Columbia had a cartoony and colorful picture of the prince and his wife under a canopy, but RCA Victor nailed it with a cartoon showing the hero riding on a magic carpet not made of fabric but of a single 78 rpm disc. This image is still admired by those who study advertising graphics, as it shouts not only that this is a fantasy tale from the exotic East, but also a record. It all fit, since, as I hear tell, Rimsky-Korsakov did not mean any part of his Scheherazade to be specifically associated with any story from the Arabian Nights.
We are still working through this massive collection of LPs which arrived. One thing the collector liked was dear old Scheherazade. He seems to have had every version ever put on vinyl, and I haven’t begun on the 78s so far. Remind me to spell out, someday, my theory of how to tell the age of a record collector by the classic composer most obvious in the load, but there was an era when EVERY record label seemed to want to bring out a Scheherazade. (Think I’m joking? You should have seen my expression when I pulled out “Walt Disney presents Scheherazade”.)
This collector did not necessarily keep the jacket of all these records, apparently feeling that if something had to go to make room, the cardboard was expendable. So I don’t get to see EVERY different cover design for this particular piece of music, but I see enough to get the general theme: minarets, belly dancers, and/or flying carpets will set the tone. (It depends on current graphic fashion and the performer, of course: Leonard Bernstein’s presentation of the piece simply has lettering and a picture of the conductor.)
Has anybody done a study of this sort of thing and, if so, why don’t we have a great big coffee table book of the results? The Grand Canyon Suite, of which he has half a dozen copies so far, is pretty easy to design; you just put up a gorgeous landscape photo. (Although the Leonard Bernstein version just has lettering and a photo of…never mind. Maybe it was the company’s art style.) But The New World Symphony (another half dozen, at least) shows an interesting division: some companies saw The New World as a vast, rural landscape while others felt a cityscape, with big building and/or a mighty bridge, was more likely to shout “New World”. (Dvorak wrote this in Iowa, if you’ve forgotten. Oh, and the Herbert von Karajan version just has big letters and much larger picture of the conductor than Bernstein had on HIS album covers.)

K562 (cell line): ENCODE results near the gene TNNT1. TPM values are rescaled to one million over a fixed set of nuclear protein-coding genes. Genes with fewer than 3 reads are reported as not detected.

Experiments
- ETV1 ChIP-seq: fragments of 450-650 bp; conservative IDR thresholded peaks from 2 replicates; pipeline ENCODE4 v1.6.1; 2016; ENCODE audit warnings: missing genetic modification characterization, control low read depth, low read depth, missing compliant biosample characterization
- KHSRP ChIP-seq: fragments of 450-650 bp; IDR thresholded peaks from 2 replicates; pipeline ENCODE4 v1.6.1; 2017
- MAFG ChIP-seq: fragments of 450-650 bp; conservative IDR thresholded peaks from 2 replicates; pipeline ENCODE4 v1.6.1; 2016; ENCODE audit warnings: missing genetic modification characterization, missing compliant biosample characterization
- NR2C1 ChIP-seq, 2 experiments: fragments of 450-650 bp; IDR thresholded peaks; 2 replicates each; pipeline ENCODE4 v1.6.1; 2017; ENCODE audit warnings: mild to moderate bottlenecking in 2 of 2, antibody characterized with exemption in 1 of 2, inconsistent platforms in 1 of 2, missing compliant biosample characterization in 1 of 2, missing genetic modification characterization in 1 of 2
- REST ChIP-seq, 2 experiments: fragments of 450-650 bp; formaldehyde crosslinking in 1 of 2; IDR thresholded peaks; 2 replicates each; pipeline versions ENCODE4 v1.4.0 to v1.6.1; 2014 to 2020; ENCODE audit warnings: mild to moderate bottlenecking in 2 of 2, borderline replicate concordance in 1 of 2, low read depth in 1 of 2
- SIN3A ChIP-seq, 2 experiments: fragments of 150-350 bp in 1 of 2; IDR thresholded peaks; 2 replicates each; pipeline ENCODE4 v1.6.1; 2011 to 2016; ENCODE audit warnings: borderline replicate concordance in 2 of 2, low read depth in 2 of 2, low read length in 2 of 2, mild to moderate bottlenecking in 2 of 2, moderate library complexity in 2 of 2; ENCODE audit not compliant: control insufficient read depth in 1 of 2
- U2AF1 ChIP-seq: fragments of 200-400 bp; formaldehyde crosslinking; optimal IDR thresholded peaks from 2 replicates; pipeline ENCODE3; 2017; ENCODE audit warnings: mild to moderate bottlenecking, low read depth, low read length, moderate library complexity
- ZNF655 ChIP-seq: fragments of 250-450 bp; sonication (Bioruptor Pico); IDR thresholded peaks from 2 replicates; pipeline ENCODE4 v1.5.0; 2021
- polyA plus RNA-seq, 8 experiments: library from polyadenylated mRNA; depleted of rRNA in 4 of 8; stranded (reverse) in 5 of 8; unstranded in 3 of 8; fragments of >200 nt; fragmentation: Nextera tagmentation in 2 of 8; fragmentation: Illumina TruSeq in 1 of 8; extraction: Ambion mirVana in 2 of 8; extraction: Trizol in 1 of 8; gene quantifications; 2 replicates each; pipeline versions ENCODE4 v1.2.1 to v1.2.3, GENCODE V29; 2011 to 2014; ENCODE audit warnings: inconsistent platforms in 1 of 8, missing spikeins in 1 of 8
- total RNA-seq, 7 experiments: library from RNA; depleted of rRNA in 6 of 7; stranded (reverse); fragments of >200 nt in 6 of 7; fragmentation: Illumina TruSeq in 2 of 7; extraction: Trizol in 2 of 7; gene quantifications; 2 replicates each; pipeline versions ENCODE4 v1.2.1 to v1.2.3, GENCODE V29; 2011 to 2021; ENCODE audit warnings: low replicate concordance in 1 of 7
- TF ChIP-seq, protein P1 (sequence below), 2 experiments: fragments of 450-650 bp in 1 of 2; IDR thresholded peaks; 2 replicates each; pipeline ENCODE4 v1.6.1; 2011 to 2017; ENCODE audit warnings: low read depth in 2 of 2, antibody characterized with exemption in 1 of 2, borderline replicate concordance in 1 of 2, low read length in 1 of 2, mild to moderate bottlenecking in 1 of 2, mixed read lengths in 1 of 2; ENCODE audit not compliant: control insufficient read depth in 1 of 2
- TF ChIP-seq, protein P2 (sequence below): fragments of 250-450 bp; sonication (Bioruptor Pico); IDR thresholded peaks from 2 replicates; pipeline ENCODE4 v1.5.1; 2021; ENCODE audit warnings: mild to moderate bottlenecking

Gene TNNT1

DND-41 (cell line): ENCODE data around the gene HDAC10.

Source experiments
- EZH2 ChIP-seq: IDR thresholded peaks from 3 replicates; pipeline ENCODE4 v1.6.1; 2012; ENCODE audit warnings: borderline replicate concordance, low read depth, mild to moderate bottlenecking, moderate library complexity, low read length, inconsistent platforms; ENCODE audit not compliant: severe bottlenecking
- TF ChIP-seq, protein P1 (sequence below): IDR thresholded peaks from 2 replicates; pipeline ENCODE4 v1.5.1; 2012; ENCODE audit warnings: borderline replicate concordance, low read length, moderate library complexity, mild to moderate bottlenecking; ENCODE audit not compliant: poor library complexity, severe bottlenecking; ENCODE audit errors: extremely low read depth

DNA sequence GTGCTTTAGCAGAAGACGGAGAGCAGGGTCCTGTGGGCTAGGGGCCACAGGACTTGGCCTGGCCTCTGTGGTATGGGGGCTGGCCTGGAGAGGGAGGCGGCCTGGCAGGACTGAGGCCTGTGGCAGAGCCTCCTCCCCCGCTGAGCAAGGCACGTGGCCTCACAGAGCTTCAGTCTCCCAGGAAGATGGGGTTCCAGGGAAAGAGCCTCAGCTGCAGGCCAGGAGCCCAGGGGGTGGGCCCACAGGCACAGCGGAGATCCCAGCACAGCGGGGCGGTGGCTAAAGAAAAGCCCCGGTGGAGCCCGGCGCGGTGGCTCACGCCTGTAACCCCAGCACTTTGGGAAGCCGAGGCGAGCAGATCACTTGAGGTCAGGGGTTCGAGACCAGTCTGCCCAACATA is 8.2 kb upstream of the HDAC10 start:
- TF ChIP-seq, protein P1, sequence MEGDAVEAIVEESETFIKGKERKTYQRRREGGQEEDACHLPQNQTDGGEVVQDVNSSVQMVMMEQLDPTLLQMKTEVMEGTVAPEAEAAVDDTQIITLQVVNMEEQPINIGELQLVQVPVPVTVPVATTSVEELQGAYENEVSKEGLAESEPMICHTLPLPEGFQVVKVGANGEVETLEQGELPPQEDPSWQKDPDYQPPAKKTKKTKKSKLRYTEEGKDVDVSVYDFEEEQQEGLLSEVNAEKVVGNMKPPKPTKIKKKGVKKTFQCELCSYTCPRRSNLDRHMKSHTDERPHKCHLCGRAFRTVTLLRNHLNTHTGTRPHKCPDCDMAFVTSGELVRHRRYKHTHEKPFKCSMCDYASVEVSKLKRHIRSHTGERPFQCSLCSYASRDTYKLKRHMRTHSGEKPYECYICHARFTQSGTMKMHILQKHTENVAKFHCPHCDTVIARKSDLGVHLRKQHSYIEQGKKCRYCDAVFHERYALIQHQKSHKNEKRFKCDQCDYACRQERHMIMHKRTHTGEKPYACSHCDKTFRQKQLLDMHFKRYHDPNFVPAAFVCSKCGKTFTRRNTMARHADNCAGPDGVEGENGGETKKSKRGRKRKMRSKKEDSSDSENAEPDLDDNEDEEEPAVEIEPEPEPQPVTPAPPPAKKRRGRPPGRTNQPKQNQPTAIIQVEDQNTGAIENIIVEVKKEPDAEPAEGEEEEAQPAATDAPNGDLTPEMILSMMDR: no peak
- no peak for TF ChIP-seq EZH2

It isn’t just the classics, of course. There’s musical comedy: not only will you have completely different versions for the Broadway and the Hollywood edition, but if the show was any kind of hit, you have all kinds of cover versions: Selections From My Fair Lady, Hits From My Fair Lady, or just My Fair Lady, featuring whatever singers the company could pull together. These jackets had no rights to photos of Julie Andrews or Audrey Hepburn, and resorted instead to any model who could look like a lady, in historic garb or just something that looked good. Most of these attempts are only fair.
But those shows haven’t been around nearly long enough for a wide variety. And a LOT of opera albums cop out with a big picture of the leading singer. For a really interesting array of images, something instrumental that’s been around for a while is best. Of course it was my interest in the history of graphic interpretation of music that led my eyes to all these different editions of Gaite Parisienne, which includes surely the most famous of all can-can melodies. (No, NOT Ta-Ra-Ra-Boom-Der-Ay. The other one.)
Now, a lot of companies played it safe by using one or another of Toulouse Lautrec’s classic images from the music halls. Others went photographic, but with a vast diversion in how to depict a can can dancer and attract the eye but not the law. This version, from Capitol, shows the laughing faces of the dancers while Deutsche Gramaphon has gone for a row of high button shoes. Mercury has a can can dancer cheerfully en pointe, while London shows an apparently carefree dancer exposing one leg but at a cautious angle. My parents had the RCA Victor version, as nice a heels and hose shot as one could wish, although there was an alternate cover with three dancers throwing skirts (and caution) to the wind. As for the young lady on the Columbia version, I hope her mother never saw that photo.
There are more, but you can see how this sort of thing could go on forever. We haven’t even touched Peter and the Wolf, or all the different covers for Bach, which often involved stained glass…what? Oh, the Leonard Bernstein Gaite Parisienne? Dancing girls with hiked up skirts and velvet chokers. Even Leonard knew when he couldn’t compete.